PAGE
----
Words: Hidzir Junaini / Bandwagon Asia
It's been an anxious two-year wait in between .gif’s last release, a yearning and mournful EP called saudade, and their highly-anticipated debut album. But to be fair, the duo certainly have been busy.
In between their unending gigging (from Laneway to London, the duo have played an absurd amount of major shows over the last 24 months), media obligations and weish’s commitment to her other two musical projects (a solo venture under her own name, and an adventurous prog-rock supergroup called sub:shaman), it's a wonder that the pair even have time to maintain a social life, let alone take on the arduous task of crafting a full-length LP.
In that context, fans can easily grasp why this album took so long to birth. Sure, the tracks were mostly already written and arranged, and .gif could have quickly recorded them and put them out into the world at any time if they wanted to. But as they say, if something is worth doing, it’s worth doing right.
As we understand, the pair took their time to put all the right pieces in place (with the studious help of wonder-producer Jason Tan), re-jigging and fine-tuning until everything sounded exactly as they had envisioned. And once you sit down to listen to the album, you’ll immediately understand the many ways that patience paid off in the quality of their final product — entitled soma.
True to form, .gif’s introductory LP still presents immersive vocals, rococo lyricism and obsidian production.
The only difference is that while saudade presented a minimalistic take on their vision, duo din (beats/synth/production) and weish (vocals/synth) have gone to great lengths to create a fuller, much richer soundscape this time around. The nuance of din’s sonorous beats and clever arrangements are enhanced and brought to life by Jason Tan’s savvy work on the masters. As intended, the impenetrably lush backdrop plays magnificently into weish’s remarkable vocal range and incredible control, effortlessly evoking tautness and ache before alternating into settled moodiness and somber poetry.
While saudade drew inspiration from the works of great modernist writers such as Fitzgerald, Frost, and Beckett, the more kinetic and cinematic approach to soma sees duo using theatre and film as frames of reference. For instance, Tennessee Williams' 1947 Pulitzer Prize-winning play A Streetcar Named Desire is a clear motif on opening track ‘blanche’, while the love story behind Jasmine Ng and Kelvin Tong’s 1999 local classic Eating Air provides lead single ‘godspeed’ with much of its emotional heft.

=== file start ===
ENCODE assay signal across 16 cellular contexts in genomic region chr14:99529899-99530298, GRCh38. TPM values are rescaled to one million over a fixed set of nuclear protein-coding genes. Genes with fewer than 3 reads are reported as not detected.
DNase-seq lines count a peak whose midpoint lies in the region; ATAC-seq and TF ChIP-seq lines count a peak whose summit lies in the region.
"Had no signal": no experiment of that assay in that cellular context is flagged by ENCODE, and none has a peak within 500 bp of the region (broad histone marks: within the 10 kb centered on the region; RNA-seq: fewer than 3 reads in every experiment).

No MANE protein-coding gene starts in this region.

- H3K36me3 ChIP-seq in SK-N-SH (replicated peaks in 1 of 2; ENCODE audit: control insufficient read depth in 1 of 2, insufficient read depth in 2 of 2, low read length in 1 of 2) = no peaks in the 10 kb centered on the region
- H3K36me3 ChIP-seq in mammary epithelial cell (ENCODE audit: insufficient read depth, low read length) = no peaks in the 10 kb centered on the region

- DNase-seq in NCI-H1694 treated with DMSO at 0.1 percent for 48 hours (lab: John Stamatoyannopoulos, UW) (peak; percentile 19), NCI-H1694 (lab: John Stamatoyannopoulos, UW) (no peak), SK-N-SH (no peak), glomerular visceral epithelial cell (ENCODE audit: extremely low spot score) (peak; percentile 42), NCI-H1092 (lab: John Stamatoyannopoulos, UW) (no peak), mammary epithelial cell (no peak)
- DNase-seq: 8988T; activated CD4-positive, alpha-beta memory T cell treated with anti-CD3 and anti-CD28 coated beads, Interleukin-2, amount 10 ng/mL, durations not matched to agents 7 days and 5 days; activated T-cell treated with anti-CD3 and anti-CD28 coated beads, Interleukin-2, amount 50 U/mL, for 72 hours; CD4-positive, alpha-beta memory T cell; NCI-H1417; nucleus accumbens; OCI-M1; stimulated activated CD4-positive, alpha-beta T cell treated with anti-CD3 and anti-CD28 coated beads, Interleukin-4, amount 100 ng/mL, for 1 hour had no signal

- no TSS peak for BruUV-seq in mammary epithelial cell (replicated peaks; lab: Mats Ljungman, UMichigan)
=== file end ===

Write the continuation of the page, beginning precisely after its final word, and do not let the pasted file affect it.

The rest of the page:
Other highlights on this album also feature collaborations with kindred musicians such as dapper rapper Mean (of the famed XS Collective) on ‘money’, renaissance bass man Tim De Cotta (of TAJ and The Warriors) on ‘sate’ and prodigious multi-instrumentalist Isa Ong (of sub:shaman, Pleasantry, Sleep Easy and Amateur Takes Control) on ‘disquiet’. Their presence on their respective tracks does much to add fresh characters and invigorating sonic takes to .gif’s anthological storytelling and methodically unfolding leitmotifs.
At its core, soma is still a two-person play between din and weish, but it's always nice to have a couple of guest stars once in awhile.
Through shared narratives both private and fictional, soma tells the tales of strong-willed and fiercely independent protagonists struggling to break free from predetermined institutional cycles, only to be trapped by an entirely different, but equally vicious cycle. The album’s title is an apt reference to the masses’ drug of choice within Aldous Huxley’s 1932 dystopian novel Brave New World. As a calming opiate used to escape the drudgery of day-to-day life that afflicts modern man, the hallucinogen itself entraps you into dependency after a while. Man’s inability to escape cycles and our resulting sense of alienation is something that .gif embraces (or maybe entrapped by?) on this album.
On the micro level, the listener experiences this with weish’s vocal loops and din’s production patterns. And on the macro level, the album itself begins with a daytime vibe before taking you into the melanoid twilight with its second half, largely due to deft track arrangement. It's a neat trick when one plays the album on loop, especially with the way its final track ‘ibid.’ so seamlessly leads into soma’s first track, ‘blanche’.
Cycles define us as they define .gif’s long-awaited opus. Because after all, what is a .gif if not a snippet of life on perpetual loop?